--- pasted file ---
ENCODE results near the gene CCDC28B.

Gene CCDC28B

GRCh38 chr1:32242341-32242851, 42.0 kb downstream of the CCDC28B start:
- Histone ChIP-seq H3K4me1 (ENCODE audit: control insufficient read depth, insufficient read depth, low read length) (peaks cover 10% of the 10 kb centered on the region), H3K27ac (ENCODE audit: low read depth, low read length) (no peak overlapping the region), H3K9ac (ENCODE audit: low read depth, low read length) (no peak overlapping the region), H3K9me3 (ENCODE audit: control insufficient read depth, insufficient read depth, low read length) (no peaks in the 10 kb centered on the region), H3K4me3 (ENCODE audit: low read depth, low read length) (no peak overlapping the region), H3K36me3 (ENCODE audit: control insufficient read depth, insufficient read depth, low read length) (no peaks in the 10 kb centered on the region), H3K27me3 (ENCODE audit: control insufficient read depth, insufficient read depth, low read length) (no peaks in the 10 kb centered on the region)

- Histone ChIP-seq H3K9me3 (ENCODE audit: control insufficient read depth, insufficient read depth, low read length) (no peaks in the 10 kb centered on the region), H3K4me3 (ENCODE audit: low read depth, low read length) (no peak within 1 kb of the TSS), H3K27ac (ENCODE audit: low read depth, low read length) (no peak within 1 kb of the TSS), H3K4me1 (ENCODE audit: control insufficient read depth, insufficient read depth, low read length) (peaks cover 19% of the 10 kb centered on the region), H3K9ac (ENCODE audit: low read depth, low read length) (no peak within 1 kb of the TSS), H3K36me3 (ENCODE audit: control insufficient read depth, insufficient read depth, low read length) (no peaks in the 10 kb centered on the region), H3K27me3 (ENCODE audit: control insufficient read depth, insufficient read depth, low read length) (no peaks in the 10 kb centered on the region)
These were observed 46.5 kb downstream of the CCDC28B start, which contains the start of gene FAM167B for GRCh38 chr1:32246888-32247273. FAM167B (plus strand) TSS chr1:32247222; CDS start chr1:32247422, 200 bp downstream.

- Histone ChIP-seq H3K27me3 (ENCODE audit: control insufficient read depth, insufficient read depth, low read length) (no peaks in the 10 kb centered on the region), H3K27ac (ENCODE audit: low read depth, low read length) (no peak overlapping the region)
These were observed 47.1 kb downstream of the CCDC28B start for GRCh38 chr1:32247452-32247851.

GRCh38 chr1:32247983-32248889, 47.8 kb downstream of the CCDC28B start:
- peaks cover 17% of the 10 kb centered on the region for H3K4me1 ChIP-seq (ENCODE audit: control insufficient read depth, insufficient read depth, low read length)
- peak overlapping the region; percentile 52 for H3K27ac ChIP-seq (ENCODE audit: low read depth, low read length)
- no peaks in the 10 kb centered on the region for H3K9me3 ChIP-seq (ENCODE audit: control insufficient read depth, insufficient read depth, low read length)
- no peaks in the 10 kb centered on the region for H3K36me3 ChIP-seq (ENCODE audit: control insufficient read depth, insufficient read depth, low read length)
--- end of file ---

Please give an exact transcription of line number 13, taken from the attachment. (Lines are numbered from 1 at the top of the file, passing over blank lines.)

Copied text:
- no peaks in the 10 kb centered on the region for H3K36me3 ChIP-seq (ENCODE audit: control insufficient read depth, insufficient read depth, low read length)